El Oso Blanco, as he commonly referred to, Gattis wasn't even one of the top Braves' prospects entering the season. However, with Brian McCann starting the season out on the disabled list, Gattis showed he belonged in the major leagues. While his batting average could stand to improve from .250, the fact that he's a home-run threat every time he steps up to the plate makes him the top rookie in the division thus far.
Prior to the start of the 2013 season, the NL East was thought to be one of the strongest divisions, with the Atlanta Braves and Washington Nationals at top. Early on, the Braves were holding up their end of the bargain, while the Nationals struggled.
Recently, the Braves have been slumping, and the Nats have pulled close.
The Philadelphia Phillies have been having difficulties, but not in areas they thought they would. Cole Hamels has only posted a 1-6 record with a 4.61 ERA.
Top Pitcher: Justin Masterson, Cleveland
Before anyone gets started, Masterson is in no way a better pitcher than Justin Verlander. However, the beginning of the season has been all Masterson. He's gone the distance twice, including a 1-0 shutout of the Yankees.
Top Hitter: Miguel Cabrera, Detroit
Cabrera has followed up his Triple Crown season from a year ago and isn't missing a beat. To mention any other hitter here would simply be a travesty.
Top Rookie: Conor Gillaspie, Chicago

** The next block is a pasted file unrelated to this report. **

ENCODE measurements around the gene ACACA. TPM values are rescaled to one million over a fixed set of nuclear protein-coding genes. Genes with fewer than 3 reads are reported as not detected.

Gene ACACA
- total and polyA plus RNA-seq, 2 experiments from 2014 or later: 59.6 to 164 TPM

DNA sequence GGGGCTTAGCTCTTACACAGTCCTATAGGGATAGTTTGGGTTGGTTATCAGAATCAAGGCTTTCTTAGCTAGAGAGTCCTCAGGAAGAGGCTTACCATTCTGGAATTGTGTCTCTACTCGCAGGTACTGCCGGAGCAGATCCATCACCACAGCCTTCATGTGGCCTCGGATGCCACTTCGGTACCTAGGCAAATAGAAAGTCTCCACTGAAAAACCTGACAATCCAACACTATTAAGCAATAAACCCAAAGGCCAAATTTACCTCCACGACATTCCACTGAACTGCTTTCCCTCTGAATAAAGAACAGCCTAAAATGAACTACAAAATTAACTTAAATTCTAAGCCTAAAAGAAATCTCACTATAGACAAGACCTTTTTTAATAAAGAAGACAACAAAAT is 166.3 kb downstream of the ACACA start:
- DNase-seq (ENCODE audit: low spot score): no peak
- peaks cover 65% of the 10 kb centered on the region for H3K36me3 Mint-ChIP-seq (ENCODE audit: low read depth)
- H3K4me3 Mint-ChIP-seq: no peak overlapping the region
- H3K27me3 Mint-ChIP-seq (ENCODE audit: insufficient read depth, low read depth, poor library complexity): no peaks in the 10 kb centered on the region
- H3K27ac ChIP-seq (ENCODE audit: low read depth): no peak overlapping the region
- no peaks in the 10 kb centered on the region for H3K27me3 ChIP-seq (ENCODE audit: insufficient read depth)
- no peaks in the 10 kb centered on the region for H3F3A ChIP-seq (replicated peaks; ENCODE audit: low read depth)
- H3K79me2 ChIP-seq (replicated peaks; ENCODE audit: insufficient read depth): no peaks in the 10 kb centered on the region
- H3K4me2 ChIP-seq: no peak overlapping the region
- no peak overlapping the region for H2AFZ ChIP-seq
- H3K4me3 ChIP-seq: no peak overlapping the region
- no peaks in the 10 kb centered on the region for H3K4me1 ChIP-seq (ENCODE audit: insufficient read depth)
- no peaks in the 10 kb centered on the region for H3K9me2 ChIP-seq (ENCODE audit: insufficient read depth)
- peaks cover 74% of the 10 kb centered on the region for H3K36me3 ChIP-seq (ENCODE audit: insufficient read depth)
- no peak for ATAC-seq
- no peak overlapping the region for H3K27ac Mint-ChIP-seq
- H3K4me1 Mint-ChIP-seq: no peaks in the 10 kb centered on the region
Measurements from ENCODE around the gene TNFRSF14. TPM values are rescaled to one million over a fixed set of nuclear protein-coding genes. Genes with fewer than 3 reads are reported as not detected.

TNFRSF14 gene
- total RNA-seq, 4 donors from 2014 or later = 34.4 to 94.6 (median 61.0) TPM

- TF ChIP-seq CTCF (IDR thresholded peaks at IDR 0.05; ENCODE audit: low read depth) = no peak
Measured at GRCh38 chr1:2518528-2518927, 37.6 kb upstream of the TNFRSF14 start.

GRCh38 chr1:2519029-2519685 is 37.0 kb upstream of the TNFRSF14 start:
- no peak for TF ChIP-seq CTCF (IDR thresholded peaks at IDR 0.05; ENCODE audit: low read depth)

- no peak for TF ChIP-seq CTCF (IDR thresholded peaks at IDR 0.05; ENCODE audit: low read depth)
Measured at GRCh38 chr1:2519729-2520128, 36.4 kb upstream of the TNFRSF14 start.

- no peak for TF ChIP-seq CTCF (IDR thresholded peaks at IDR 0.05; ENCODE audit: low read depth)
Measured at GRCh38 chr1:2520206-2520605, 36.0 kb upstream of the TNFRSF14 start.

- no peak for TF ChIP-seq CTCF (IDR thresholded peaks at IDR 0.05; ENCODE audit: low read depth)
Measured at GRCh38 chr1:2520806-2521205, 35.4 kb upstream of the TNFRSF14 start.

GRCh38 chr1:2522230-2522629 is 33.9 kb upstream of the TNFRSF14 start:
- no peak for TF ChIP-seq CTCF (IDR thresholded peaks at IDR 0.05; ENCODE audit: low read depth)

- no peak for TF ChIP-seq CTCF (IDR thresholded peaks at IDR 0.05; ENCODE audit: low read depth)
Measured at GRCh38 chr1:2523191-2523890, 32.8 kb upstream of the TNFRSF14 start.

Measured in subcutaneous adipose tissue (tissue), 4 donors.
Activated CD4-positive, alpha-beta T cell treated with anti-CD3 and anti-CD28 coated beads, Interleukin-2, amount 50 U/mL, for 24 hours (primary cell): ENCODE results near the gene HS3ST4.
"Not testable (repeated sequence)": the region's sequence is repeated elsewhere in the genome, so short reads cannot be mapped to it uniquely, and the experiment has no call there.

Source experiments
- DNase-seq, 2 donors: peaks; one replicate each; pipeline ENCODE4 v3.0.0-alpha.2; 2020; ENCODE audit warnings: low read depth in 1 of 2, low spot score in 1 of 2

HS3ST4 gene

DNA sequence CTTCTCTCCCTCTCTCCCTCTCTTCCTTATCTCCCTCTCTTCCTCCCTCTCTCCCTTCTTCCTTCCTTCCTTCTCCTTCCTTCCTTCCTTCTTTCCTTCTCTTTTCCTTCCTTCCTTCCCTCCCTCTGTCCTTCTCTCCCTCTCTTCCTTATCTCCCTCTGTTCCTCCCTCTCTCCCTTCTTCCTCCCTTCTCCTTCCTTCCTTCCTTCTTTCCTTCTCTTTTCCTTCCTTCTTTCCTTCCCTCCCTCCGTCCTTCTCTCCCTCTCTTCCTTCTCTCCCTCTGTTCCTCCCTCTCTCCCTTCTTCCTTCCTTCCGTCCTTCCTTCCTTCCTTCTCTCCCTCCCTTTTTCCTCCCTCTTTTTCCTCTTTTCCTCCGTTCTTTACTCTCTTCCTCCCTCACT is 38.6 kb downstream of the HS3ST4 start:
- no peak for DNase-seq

Gillaspie isn't being asked to do much for the White Sox, but he's making the most of his opportunities. Batting .279 with three home runs and eight RBI, he is doing better than Jeff Keppinger, who was thought to be a big signing in the offseason.
The AL Central is one of the more surprising divisions, but mainly for the fact that the Detroit Tigers haven't run away with it. Detroit has looked good with Cabrera and Max Scherzer, but has yet to hold a decent lead over its rivals.
The Royals may be the most surprising of the bunch, as they have allowed the fewest runs (153) in the division this year. That could be due in large part to the acquisitions of Ervin Santana and James Shields during the offseason. Nonetheless, the Royals might be in this race for a long time.
Still, this division has a long way to go to climb in the rankings.
Top Pitcher: Patrick Corbin, Arizona
This was a close one between Corbin and Clayton Kershaw. While a few more starts will more than likely push Kershaw over the top at the rate he's going, Corbin earns the top spot for now. While Kershaw has one more start than his counterpart, Corbin has also been more impressive in his starts, having not given up more than two earned runs in any start.
Top Hitter: Paul Goldschmidt, Arizona
Goldschmidt is showing why the Diamondbacks signed him to a long-term extension this year. He's made fans in Arizona say, "Justin Who?" with his .333 batting average, 12 home runs and 35 RBI.
Top Rookie: Hyun-Jin Ryu, Los Angeles
Ryu has been a godsend for the Dodgers as they've battled injuries to their rotation. He's only had a few bad starts this year, but has faced some of the best teams in the league. Outside of the Marlins and Mets, Ryu has faced teams with winning records all year.